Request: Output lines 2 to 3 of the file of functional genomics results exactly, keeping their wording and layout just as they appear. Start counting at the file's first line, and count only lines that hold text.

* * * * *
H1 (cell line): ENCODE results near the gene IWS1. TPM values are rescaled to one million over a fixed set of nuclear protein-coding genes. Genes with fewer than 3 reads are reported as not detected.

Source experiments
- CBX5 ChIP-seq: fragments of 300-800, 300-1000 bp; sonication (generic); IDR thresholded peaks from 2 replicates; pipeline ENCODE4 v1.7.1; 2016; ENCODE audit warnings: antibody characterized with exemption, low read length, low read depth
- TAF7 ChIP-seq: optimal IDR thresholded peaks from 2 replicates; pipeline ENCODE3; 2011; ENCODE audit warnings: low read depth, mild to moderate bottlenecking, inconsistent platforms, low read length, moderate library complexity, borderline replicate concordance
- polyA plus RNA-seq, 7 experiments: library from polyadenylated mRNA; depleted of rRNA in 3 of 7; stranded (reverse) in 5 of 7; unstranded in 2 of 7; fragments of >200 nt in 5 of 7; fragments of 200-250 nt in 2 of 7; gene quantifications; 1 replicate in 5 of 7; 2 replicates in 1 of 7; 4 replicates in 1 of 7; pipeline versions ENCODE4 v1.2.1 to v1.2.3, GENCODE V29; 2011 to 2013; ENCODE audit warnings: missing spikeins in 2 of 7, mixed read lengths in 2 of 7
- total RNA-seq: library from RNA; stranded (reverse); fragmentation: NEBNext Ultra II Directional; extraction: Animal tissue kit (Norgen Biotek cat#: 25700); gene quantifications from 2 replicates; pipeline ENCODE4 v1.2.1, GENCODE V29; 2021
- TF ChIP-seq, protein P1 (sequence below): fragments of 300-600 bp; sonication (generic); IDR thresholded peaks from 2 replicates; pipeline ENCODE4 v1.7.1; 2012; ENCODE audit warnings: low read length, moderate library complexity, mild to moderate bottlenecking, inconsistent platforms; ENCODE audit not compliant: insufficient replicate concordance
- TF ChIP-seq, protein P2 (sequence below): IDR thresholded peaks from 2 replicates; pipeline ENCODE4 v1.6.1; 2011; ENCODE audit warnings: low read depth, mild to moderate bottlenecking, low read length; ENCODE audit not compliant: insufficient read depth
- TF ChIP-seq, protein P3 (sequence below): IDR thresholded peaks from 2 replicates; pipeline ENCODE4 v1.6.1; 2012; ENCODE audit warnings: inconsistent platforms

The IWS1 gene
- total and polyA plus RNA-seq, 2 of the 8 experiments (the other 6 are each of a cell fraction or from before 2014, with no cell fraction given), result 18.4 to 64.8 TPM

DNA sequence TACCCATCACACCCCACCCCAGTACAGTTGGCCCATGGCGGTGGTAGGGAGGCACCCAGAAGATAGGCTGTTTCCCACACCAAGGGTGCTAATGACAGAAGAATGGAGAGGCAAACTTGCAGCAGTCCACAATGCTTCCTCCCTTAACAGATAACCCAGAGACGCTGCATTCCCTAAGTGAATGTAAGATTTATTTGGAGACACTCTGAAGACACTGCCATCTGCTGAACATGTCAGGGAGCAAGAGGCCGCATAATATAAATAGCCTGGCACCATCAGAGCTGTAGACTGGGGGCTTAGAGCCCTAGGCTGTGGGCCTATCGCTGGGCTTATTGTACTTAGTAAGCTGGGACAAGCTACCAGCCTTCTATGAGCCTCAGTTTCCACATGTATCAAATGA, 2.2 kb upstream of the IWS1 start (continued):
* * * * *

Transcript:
Source experiments
- CBX5 ChIP-seq: fragments of 300-800, 300-1000 bp; sonication (generic); IDR thresholded peaks from 2 replicates; pipeline ENCODE4 v1.7.1; 2016; ENCODE audit warnings: antibody characterized with exemption, low read length, low read depth